1918 Knitting Hints for Beginners

Do knitting tips from over 100 years ago still ring true? In 1918, the Globe, a Toronto based newspaper, ran an article with sage advice from a knitting expert, and they relayed the following:

Beginners make the mistake of knitting too closely as a rule. Their motto seems to be that of the old Highland Chieftain: the tighter the stronger. Once they learn the art of holding the yarn carelessly, instead of – a sort of lariat for the lasoo-ing their stitches – the task is well began.

The wise novice- or, perhaps ‘wary’ novice is best- will help herself by making first of all a diagram of the pattern she intends to follow. This is done by drawing a horizontal line at the base of a sheet of paper indicating the row of stitches originally set up. On this mark the number and kind of stitches which are to be taken along that line, with specifications for the length in inches these stitches are to measure. From this she will proceed with the diagram, showing by lines each extension and contraction, and marking each with the number of stitches called for. In this way she will see before starting the garment the shape it is to take and the approximate proportions. When the design has to be altered she will see by a glance at the diagram just where the alteration is to be made.

There is a certain awkwardness about learning to knit, but time, that cures everything- or almost everything- will cure it.

You often hear amateur say: how can women go right on knitting day and night almost? Doesn’t it get on their nerves? In reality knitting ceases to be work after a time and becomes merely a play and relaxation.

The Globe, Feb 14, 1918, pg. 9

Her tips, simplfied:

  1. Don’t knit too tight
  2. Read your pattern and make a diagram or schematic of what it is you’re going to make
  3. Have patience when learning

Safe to say that these hints are still relevant, to some degree, today. Beginner knitters often have a death grip on their yarn and needles, afraid that if their tension isn’t tight that their stitches might fall off and unravel. This, we know, isn’t the case. It’s much simpler to loosen your tension, loosen the hold, you have on your yarn and needles. It will make everything go more smoothly.

Tip #3, having patience, is also still very important. Knitting is a new skill. It’s going to take time to learn the motions, how to read a pattern, how to cast on, and everything else. Yes, holding yarn and needles for the first time, and the next several times afterwards, is certainly awkward. But, after some time, the motions feel familiar, and holding needles comes as easily as the knit stitch itself. Patience is your friend.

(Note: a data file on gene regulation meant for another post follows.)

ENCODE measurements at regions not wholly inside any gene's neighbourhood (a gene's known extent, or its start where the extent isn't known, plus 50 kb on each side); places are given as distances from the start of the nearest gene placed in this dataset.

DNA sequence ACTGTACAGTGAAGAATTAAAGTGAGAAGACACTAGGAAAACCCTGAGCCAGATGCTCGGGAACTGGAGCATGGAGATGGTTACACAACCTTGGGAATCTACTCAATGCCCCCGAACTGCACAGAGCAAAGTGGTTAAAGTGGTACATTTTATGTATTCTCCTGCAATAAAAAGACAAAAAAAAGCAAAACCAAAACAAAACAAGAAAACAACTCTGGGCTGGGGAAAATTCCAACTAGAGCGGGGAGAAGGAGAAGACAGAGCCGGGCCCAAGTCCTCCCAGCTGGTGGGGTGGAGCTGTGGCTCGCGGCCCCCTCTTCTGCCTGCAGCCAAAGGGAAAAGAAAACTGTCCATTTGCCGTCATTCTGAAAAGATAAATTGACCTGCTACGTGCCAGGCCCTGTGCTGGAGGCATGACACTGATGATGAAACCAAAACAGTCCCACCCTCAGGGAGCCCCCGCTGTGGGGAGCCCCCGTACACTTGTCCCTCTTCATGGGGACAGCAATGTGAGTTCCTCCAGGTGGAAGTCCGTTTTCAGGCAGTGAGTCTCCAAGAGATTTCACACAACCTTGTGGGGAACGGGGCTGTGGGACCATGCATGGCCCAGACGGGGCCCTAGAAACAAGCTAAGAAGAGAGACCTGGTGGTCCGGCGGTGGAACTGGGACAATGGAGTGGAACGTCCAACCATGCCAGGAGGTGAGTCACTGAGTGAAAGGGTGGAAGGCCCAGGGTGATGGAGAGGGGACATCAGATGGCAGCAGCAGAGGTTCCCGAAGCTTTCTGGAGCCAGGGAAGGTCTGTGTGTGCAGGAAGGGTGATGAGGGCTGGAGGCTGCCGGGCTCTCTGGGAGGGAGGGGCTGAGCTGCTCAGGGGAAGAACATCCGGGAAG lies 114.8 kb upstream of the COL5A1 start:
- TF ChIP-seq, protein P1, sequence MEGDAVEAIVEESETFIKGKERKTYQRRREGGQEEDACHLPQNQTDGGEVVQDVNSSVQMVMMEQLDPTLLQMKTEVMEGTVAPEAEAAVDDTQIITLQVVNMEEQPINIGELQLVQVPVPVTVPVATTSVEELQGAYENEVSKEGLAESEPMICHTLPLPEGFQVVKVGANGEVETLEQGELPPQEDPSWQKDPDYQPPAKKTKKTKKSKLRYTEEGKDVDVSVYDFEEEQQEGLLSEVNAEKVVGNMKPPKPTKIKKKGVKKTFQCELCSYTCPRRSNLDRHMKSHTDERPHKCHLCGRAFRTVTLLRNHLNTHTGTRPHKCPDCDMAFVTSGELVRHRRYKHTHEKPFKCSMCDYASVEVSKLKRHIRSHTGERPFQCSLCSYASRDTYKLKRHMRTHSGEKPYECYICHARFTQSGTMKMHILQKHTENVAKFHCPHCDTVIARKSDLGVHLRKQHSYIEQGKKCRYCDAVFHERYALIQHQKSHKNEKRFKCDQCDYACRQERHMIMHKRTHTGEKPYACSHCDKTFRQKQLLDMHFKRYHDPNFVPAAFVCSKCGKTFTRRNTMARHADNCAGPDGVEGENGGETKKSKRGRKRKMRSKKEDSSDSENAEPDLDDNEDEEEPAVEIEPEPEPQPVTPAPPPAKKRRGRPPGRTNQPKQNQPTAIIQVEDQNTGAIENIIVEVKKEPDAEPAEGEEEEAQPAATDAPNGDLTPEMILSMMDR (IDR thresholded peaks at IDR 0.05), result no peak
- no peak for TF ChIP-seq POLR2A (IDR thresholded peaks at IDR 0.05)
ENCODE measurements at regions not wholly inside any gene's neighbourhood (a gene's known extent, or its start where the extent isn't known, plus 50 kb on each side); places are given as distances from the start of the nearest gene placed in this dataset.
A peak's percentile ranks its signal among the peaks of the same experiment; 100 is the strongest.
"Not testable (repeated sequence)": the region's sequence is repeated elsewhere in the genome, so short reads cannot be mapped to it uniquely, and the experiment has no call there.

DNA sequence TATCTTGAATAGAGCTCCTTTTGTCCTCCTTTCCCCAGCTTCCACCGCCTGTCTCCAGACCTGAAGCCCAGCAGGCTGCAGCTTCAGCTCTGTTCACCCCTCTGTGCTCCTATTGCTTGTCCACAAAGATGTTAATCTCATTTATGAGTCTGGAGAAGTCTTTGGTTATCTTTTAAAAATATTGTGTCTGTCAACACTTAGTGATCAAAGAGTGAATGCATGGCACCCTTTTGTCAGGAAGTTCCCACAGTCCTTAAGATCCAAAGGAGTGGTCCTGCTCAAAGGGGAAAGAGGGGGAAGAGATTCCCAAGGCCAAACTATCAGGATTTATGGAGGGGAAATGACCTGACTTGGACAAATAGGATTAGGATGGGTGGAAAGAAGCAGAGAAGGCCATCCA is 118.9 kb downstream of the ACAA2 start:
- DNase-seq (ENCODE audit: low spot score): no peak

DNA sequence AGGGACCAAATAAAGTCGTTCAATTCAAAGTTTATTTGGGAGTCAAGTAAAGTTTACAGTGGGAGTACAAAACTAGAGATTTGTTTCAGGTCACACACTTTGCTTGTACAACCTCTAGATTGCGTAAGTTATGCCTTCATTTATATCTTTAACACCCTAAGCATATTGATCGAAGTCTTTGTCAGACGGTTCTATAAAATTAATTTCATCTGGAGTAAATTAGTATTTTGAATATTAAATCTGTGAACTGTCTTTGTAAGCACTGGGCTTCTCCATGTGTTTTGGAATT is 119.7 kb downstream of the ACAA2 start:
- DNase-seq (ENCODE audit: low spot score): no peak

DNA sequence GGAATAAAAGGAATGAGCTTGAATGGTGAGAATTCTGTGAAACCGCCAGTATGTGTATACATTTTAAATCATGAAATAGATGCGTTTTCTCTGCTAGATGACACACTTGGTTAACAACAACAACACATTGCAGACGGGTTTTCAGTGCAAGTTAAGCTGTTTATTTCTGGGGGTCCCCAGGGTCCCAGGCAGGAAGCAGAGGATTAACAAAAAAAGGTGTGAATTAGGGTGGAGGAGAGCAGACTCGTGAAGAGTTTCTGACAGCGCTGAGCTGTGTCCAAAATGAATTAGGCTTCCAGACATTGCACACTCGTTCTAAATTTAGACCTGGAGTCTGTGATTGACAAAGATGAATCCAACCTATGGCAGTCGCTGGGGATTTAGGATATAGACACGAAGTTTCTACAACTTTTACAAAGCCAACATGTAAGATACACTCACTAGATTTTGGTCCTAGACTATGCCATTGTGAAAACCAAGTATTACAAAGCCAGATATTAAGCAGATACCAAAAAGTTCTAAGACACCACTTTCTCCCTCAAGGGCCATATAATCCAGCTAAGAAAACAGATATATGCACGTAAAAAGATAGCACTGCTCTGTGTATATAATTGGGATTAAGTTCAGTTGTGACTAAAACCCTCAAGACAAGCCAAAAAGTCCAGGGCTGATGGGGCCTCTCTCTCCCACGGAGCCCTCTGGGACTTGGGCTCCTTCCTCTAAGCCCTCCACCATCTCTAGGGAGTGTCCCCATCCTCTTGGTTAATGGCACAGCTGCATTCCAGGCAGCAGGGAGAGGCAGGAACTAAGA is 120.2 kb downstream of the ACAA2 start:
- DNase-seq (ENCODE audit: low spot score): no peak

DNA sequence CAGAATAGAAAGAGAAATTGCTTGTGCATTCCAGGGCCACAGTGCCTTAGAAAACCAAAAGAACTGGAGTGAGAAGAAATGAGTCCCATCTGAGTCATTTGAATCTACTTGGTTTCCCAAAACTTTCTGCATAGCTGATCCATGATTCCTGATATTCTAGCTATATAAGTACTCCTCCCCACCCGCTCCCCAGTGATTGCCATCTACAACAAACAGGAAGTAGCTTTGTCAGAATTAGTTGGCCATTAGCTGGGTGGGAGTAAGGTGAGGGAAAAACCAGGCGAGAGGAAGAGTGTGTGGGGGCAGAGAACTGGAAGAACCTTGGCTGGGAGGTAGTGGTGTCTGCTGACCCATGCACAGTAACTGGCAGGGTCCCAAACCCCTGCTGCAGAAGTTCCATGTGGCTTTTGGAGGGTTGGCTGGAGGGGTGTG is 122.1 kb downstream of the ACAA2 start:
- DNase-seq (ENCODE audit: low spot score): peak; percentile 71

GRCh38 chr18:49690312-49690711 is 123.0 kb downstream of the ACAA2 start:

All of tip #2 might not be as applicable today, in my humble opinion, but parts still are of great importance. In 1918, patterns weren’t as detailed as most are today, so drawing your own schematic might not be necessary. When you purchase your pattern, more often than not, they come with schematics, showing finished measurements. The lingo has changed since 1918 and, again in my opinion, become far plainer and easier to understand. However, reading through your pattern before casting on is a huge tip that is still applicable! It’s a tip I don’t always take to heart myself, and perhaps mistakes could have been avoided if I had done so.

The Usefulness of a Knitting Bag

All knitters have them, in fact, you may have several on the go for different purposes. Knitting bags. My go-to knitting bag has been my favourite for years, and it’s usually brimming with projects in varying stages of completeness, my pencil case with DPNs, ruler, pencils, and cable needles, and a few containers with stitch markers. My favourite knitting bag is complete with a little bit of flair (buttons and patches) and is brandished with the phrase ‘I Knit So I Won’t Kill People.’ A hyperbole, obviously.

I love my knitting bag(s) and can’t imagine not having at least one bag ready to grab at any moment. Naturally, when reading historic articles in the Globe newspaper, a Toronto based publication, an article titled ‘Knitting Bag Useful’ caught my eye. Of course it’s useful! Was that ever really in question?

The article, from August 16, 1918, reads as follows:

The knitting bag is being made to serve another purpose in many cities. Being generally very commodious it can be utilized on shopping expeditions. It is surprising how many small parcels can be tucked away in it and absolutely hidden from view. Now that war-time economy necessitates the curtailing of deliveries and the shopper is compelled to carry home many a parcel, it is well to remember that a very safe, attractive and roomy receptacle is the knitting bag.

The Globe, 16 Aug 1918, page 8

Roomy? Pardon me, but I must direct your attention to my bursting at the seams bag. Once a sweater or two, plus socks and a shawl for good measure, are thrown unceremoniously into the bag, it’s rather limited in real estate after that.

It is, however, an interesting commentary of the time. World War I was nearing its conclusion, but this was a society impacted by the conflict, evidenced by the limited deliveries being mentioned. The knitting bag is being remarked upon as being ‘fashionable’ (and, I’m SURE the anonymous author in 1918 would have adored my bag with questionable phrasing). It’s also interesting that the author emphasizes a need for discretion with parcels being purchased. Certainly, a bag slung over the shoulder could make carrying a number of parcels easier, but my ease is the factor for me, not discretion. And many women in 1918 would have been knitters, and even if knitting wasn’t a regular hobby, those on the homefront were encouraged to support the troops with knitting items to be sent overseas. It was likely that many women would have had this accessory at the ready.